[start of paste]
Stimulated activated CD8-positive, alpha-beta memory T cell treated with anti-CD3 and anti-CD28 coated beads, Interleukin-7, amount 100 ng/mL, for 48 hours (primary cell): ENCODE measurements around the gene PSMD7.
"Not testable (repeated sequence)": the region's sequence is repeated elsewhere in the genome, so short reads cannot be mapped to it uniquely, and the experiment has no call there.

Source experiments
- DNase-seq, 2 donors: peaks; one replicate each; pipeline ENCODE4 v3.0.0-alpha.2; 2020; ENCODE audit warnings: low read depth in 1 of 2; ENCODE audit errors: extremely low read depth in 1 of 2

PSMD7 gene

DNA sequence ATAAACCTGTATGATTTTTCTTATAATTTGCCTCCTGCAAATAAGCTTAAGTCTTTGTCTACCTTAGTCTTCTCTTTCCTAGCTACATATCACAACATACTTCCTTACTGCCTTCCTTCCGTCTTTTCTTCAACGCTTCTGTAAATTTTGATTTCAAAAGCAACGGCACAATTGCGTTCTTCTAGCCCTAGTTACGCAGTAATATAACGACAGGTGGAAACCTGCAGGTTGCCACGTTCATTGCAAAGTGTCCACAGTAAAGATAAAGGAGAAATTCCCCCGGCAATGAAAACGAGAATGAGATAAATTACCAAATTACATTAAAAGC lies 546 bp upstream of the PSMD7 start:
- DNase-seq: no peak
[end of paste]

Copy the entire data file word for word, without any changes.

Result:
Stimulated activated CD8-positive, alpha-beta memory T cell treated with anti-CD3 and anti-CD28 coated beads, Interleukin-7, amount 100 ng/mL, for 48 hours (primary cell): ENCODE measurements around the gene PSMD7.
"Not testable (repeated sequence)": the region's sequence is repeated elsewhere in the genome, so short reads cannot be mapped to it uniquely, and the experiment has no call there.

Source experiments
- DNase-seq, 2 donors: peaks; one replicate each; pipeline ENCODE4 v3.0.0-alpha.2; 2020; ENCODE audit warnings: low read depth in 1 of 2; ENCODE audit errors: extremely low read depth in 1 of 2

PSMD7 gene

DNA sequence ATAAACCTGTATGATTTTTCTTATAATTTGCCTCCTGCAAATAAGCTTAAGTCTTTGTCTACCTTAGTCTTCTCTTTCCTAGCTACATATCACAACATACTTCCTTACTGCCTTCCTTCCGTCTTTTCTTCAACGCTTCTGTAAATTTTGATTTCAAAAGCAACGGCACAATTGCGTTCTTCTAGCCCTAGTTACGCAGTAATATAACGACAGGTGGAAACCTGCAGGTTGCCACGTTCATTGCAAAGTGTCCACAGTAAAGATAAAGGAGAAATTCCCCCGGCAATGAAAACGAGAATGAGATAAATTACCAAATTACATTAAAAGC lies 546 bp upstream of the PSMD7 start:
- DNase-seq: no peak